Where to Start With Karl Edward Wagner’s Kane
by Brian Murphy
His visitor was not a reassuring figure. At rather more than twice the thin man’s bulk, he sprawled half out of the room’s single chair. His massive frame exuded an aura of almost bestial strength. The figure might have been that of some great ape, clad in black leather trousers and sleeveless vest. Ruthless intelligence showed in the brutal face, framed by nape-length red hair and a beard like rust. A red silk scarf encircled his thick neck, and belted across the barrel chest, the hilt of a Carsultyal sword protruded over his right shoulder. The savage blue eyes held a note in their stare that promised sudden carnage should that huge left hand reach for the hilt.
–Description of Karl Edward Wagner’s Kane, Dark Crusade
Sword-and-sorcery “heroes” are typically not that—not the two-dimensional protectors of freedom in colorful tights with which we associate the term “hero” today. The two best thieves in Lankhmar were not out to save the world, but to line their pockets and bed women. Conan ascended the throne of Aquilonia, but it was no coronation of the latest in the line of destined kings, but rather the arrival of a red-handed barbarian who spent most of his days as a rogue, a mercenary, a pirate, and a Cossack, carving a bloody swathe to a kingship with an ill-fitting crown.
Dark of nature and enigmatic of motive, the red-headed, blue-eyed, immortal Kane, the creation of the pen of Karl Edward Wagner (1945-1994), is very much cut from this same cloth. Kane is the rumored Cain of the Hebrew bible, cursed by his creator for some ancient transgression. This aspect of his identity is hinted at in the stories rather than explicitly stated, which adds to his general coolness and mystery.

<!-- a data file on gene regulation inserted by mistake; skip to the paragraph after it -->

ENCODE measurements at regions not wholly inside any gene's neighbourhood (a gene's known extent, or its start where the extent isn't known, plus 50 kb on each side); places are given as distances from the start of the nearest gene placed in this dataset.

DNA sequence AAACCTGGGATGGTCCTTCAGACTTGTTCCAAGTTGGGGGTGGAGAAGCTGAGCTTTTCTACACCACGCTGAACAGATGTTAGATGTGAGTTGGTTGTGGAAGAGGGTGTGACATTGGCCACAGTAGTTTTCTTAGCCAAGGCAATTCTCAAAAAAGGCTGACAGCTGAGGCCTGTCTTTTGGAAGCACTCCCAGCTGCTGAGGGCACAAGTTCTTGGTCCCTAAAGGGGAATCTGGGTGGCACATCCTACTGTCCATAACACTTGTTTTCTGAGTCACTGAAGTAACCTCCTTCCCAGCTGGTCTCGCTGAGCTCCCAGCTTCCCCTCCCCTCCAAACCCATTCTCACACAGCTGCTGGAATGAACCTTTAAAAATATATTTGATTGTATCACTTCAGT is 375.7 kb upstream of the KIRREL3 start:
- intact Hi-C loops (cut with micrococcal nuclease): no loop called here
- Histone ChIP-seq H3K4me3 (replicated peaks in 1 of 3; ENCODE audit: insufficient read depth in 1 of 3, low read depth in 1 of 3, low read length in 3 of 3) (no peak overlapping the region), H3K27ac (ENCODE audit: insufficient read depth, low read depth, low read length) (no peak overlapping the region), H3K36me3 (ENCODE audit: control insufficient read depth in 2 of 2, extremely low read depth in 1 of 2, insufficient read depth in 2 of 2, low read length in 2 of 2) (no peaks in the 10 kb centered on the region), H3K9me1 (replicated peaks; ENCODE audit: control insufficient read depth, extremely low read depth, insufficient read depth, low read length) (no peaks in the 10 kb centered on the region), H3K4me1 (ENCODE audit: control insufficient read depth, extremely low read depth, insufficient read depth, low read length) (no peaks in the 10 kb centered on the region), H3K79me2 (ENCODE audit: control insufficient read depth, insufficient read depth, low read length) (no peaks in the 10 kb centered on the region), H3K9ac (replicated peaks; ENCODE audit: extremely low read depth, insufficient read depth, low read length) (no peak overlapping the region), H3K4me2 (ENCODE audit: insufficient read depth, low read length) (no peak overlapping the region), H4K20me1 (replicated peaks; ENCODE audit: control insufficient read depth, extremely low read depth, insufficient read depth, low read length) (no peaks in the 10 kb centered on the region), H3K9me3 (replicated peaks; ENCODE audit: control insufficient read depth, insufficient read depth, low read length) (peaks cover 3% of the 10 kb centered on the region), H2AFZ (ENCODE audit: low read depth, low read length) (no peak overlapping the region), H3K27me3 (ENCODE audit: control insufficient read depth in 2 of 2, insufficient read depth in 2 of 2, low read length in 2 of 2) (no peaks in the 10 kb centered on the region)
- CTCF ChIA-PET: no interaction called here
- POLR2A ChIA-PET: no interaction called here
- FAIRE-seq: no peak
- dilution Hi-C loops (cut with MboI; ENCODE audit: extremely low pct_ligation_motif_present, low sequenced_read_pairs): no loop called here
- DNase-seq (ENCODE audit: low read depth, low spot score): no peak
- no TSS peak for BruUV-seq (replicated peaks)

While Kane lacks a traditional morality, he’s not a serial killer or sadist, but a mercenary. Wagner does a skillful job rendering him identifiable and human, just sympathetic enough to earn our rooting interest (in most stories—in some he’s a real bastard). Just don’t call him an “anti-hero”—Wagner despised the term.
Kane carries the curse of immortality, although he can be slain by violence. He wanders the earth seeking escape from his ennui and the inevitable separation from earthy relationships and loves, whom he outlives. In other stories he plots for power and wealth, either to satiate his suffering or carve out an empire where he can amuse himself.
Some have categorized the Kane stories as dark fantasy, others as science fiction. I consider them sword-and-sorcery, but recognize that your mileage may vary. Wagner himself preferred epic fantasy or dark fantasy, and once complained that sword and sorcery “conjures an image of yarns about girls in brass bras who are in constant danger of losing them, and mighty warriors with eighteen-foot-long swords killing wizards and monsters faster than thought.” Anyone who’s read enough S&S must admit this does describe a wide swath of the subgenre. Fortunately, the Kane stories transcend formula and the worst of its cliches. Wagner understood its conventions and used them, occasionally taking the piss out of them (as he did in “Undertow,” which skewers the barbarian stereotype).
Wagner was deeply versed in the traditions of pulp fantasy and his love of the genre was apparent. He edited Robert E. Howard’s Conan stories in a three volume set published by Berkley Medallion in 1977. These restored Howard’s texts from the Weird Tales originals, boasted gorgeous fold-out posters by the great Ken Kelly, and remain worth tracking down for Wagner’s erudite and barbed introductions. He was not a fan of L. Sprague de Camp’s heavy-handed editorial treatments of Howard, though he did himself write Howard pastiche including the Conan novel The Road of Kings. Before his untimely death in 1994 Wagner returned to sword-and-sorcery with the short-lived series Echoes of Valor, which in three volumes republished more Howard alongside the likes of Fritz Leiber, C.L. Moore, Manly Wade Wellman, and Henry Kuttner.